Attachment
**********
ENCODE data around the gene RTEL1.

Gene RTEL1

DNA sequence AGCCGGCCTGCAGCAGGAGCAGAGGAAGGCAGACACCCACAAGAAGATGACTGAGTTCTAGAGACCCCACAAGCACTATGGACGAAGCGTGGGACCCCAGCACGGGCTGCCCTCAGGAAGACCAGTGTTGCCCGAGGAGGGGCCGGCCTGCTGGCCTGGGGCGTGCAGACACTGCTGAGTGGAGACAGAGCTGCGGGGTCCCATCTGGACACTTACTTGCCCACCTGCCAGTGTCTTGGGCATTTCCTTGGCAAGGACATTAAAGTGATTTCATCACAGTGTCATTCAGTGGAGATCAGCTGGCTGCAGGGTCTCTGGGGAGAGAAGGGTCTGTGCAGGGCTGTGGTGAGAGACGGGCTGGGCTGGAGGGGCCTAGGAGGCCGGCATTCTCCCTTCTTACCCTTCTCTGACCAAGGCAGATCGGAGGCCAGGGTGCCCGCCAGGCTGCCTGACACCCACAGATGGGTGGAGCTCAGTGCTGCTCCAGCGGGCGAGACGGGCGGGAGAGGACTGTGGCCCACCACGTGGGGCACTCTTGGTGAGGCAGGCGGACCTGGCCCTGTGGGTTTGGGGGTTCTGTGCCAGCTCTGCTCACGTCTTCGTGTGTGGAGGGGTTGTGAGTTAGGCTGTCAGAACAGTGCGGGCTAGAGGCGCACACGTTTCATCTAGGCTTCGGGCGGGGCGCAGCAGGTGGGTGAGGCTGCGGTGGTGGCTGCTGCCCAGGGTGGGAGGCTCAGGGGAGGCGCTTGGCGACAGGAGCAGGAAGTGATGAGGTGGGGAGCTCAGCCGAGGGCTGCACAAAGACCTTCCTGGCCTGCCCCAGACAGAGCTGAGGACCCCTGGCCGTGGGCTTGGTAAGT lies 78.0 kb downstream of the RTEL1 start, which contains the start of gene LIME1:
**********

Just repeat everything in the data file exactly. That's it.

ENCODE data around the gene RTEL1.

Gene RTEL1

DNA sequence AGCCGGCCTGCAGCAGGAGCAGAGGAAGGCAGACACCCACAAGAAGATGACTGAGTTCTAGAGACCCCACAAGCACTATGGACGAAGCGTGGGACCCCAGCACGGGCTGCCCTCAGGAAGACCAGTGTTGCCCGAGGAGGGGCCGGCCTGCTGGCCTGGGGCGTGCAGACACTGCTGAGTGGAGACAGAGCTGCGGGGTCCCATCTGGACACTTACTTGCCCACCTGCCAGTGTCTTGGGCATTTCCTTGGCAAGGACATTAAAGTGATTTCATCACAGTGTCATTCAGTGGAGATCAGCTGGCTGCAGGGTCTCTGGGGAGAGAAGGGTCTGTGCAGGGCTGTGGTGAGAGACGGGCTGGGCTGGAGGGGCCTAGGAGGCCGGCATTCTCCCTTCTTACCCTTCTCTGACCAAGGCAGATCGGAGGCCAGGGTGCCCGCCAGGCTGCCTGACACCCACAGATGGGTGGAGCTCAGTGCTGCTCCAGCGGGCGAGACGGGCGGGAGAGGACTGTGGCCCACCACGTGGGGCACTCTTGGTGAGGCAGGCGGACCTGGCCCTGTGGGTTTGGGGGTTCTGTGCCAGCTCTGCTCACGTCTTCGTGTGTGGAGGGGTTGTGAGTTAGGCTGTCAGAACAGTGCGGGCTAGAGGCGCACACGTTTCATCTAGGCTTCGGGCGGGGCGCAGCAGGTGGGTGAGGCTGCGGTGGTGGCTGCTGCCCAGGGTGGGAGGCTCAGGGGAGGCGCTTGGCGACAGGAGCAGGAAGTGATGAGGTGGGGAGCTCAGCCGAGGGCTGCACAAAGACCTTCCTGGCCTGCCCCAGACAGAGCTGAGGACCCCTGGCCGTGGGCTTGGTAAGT lies 78.0 kb downstream of the RTEL1 start, which contains the start of gene LIME1: